Diet foods aren’t always the best choice for dieters. They can add heavy doses of sodium, flavor-enhancing chemicals and saturated fats to your meal plan. If you’re going to splurge, you might find it healthier and more satisfying to eat a small amount of regular junk food on occasion.

How to Stop Your Cravings Dead in Their Tracks

You’ve been doing well on your diet, sticking to your plan and making healthy changes. Then, BAM! You can’t stop thinking about chocolate. Or salty potato chips. Is it hunger, or is it a craving? Sadly, many of us have lost the ability to tell the difference.

Hunger is the body’s way of telling you it needs more sustenance. However, it is rare for people in industrialized nations to crave foods due to a real nutritional deficiency. If you crave fat, salt or sugar, you can bet you’re not feeling true hunger.

The modern Western diet is high in all of those things. Most cravings stem from feelings of deprivation, poor blood sugar control, or an unmet emotional need. Sometimes cravings are stimulated by the flavor-enhancing chemicals in processed foods. Some individuals, especially those with insulin resistance or type 2 diabetes, have cravings for carbohydrates that seem to get stronger as more carbs are consumed. This is due to rapidly rising and falling glucose levels.

Here are some helpful tips for discovering the root cause of your cravings and stopping them dead in their tracks.

Eat Enough, Often Enough

Can’t stop thinking about food? Chances are good that you might actually be hungry. If you find yourself craving foods that are typically considered healthy, such as meats, fruits or vegetables, give into your cravings. Your body is telling you it needs more nutrients. To keep cravings away, eat a small, healthy meal (approximately 200 calories) 6 times a day.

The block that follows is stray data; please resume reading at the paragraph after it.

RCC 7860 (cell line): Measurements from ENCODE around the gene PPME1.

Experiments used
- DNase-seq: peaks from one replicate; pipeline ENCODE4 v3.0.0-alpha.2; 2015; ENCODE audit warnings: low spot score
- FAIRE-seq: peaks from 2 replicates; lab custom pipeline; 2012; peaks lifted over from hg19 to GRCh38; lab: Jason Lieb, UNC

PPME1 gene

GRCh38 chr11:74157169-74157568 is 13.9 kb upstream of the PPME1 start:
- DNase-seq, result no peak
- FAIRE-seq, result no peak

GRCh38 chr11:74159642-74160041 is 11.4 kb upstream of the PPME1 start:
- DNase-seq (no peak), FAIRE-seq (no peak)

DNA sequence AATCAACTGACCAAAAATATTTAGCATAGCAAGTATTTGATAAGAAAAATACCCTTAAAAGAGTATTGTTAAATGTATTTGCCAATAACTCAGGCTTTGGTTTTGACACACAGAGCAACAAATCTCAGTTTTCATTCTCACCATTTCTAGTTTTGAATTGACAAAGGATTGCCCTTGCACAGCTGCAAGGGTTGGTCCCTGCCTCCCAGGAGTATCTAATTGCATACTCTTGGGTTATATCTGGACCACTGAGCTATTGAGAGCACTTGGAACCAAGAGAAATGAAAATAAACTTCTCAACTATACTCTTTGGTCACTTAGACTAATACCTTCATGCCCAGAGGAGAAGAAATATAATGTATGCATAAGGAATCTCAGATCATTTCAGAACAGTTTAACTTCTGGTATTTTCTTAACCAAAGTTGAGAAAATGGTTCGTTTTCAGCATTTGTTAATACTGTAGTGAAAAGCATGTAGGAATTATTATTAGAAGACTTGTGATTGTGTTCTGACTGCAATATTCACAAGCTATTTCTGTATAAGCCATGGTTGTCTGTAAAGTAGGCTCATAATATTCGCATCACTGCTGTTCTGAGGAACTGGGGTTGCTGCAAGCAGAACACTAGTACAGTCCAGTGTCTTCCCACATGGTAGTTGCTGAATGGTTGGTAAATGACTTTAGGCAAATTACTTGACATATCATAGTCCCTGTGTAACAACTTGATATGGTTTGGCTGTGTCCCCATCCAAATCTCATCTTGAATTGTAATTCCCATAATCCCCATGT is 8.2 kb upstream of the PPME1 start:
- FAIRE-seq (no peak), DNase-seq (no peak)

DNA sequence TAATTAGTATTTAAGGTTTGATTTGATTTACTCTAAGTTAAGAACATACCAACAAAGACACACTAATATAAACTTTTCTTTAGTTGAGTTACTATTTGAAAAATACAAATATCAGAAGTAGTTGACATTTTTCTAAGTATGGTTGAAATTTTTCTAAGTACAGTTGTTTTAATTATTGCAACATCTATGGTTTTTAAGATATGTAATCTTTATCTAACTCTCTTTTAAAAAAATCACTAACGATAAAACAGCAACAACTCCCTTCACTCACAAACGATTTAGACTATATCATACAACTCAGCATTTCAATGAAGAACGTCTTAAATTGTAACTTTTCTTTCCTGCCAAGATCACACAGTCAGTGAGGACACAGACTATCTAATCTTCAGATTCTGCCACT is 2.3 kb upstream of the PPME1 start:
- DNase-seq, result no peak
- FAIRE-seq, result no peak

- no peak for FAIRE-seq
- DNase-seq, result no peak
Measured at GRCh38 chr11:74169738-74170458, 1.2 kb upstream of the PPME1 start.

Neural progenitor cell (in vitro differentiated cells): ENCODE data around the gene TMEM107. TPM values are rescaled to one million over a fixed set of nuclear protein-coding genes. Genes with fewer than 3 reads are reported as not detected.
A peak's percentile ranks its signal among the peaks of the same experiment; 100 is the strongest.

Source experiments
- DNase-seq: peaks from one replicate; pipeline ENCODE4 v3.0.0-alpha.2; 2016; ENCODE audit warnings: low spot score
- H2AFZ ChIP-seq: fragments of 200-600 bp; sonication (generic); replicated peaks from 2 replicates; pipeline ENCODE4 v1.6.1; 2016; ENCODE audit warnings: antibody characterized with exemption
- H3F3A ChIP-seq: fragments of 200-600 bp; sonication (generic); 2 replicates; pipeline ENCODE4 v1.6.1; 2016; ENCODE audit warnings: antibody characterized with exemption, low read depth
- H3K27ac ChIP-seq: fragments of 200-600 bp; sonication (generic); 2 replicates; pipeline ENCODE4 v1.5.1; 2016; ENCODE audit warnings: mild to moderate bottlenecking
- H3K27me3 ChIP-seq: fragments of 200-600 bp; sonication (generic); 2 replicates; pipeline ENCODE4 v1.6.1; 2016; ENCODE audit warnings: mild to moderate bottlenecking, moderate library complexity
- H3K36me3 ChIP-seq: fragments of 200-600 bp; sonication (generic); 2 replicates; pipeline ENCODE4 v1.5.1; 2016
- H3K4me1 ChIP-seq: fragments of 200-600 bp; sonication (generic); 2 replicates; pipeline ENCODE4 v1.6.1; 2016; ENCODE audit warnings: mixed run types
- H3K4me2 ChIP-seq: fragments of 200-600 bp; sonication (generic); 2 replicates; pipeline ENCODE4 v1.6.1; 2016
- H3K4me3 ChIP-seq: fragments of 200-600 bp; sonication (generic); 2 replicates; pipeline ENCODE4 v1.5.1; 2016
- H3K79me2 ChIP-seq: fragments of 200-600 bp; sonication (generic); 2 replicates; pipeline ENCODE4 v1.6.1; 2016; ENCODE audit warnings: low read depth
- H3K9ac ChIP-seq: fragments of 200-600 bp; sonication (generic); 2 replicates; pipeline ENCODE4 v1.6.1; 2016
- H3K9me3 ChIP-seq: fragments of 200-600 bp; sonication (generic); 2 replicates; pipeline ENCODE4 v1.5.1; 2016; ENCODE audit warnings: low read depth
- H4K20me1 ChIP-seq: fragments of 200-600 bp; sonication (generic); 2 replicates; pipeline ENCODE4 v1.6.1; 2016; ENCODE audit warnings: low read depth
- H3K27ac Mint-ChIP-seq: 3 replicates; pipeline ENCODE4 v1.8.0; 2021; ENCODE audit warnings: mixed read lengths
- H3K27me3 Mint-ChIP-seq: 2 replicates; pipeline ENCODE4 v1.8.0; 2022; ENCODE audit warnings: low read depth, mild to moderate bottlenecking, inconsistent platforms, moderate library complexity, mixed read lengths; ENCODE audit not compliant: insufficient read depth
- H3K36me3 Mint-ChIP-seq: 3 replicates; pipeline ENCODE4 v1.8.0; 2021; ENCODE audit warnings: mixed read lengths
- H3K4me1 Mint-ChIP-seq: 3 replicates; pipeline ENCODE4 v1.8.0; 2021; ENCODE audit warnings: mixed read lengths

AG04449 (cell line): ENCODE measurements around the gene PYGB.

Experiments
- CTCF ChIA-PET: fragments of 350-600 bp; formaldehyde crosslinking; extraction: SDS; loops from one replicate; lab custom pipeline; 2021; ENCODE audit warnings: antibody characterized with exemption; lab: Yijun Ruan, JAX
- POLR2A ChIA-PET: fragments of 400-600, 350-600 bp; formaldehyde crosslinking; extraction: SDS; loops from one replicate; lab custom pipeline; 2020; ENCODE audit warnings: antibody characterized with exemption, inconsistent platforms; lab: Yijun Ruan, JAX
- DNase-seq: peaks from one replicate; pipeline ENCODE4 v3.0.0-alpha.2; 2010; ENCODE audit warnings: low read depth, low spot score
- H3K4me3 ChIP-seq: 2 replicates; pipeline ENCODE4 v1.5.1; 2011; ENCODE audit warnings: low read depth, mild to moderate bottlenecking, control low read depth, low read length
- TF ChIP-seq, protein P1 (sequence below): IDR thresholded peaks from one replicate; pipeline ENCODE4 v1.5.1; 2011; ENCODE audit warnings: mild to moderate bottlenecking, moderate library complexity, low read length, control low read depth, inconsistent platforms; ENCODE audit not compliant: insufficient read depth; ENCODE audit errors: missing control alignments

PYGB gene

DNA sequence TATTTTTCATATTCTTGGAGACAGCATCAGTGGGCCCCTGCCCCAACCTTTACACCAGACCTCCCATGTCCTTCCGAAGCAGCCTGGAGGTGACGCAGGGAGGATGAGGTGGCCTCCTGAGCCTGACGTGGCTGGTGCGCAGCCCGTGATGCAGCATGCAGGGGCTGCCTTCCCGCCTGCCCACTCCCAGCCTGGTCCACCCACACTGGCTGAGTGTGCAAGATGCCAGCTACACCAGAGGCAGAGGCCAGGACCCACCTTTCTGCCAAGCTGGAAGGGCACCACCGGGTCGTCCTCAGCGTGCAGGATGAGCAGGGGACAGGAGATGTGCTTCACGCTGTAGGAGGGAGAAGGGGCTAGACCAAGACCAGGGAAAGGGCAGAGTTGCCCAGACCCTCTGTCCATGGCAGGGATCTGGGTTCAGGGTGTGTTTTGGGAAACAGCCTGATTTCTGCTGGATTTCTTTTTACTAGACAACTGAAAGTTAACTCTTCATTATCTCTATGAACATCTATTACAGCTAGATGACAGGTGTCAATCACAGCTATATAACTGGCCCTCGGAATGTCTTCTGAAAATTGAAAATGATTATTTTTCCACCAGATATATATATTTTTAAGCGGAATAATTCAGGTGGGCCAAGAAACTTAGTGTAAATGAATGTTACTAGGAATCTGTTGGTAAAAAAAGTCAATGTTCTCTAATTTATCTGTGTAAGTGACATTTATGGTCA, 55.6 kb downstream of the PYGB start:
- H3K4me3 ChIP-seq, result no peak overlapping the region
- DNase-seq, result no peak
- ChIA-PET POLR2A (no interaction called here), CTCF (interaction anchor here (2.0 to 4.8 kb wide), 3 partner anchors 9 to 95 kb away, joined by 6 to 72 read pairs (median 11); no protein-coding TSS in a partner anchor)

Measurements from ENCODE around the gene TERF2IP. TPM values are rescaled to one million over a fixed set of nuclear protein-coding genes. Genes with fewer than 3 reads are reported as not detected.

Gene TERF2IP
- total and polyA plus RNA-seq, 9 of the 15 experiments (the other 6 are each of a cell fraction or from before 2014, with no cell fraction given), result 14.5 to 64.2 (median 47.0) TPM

Avoid artificial sweeteners. Aspartame, sucralose and MSGs enhance the flavor of foods. Unfortunately, these chemicals have also been shown to create a hunger response in some individuals, even after they’ve eaten. Stop your cravings by reducing the amount of chemically-enhanced, processed food you eat. Prepare whole foods instead, and eat a small amount of real sugar on occasion instead of large amounts of artificial sweeteners every day.

Carbs Create Cravings

If you’re diabetic, pre-diabetic or insulin-resistant, you probably know what it’s like to daydream about carbohydrates. That’s because your body doesn’t use glucose correctly so it constantly craves sugar (and other carb-rich foods that cause a jump in blood glucose levels). Choose foods that are low in carbohydrates, or whole-grain foods with plenty of fiber. These foods don’t stimulate cravings the way processed flour products do.

Discover What You’re Really Hungry For

If you find that you’re hungry most of the time, you should take a moment to sit down and reflect on what you’re hungry for. Food has a strong emotional connection for many of us, and it can be difficult to discern real hunger from boredom or loneliness. Sometimes a hug or a new activity can satisfy our needs much more than extra food can.

Evaluate Your Diet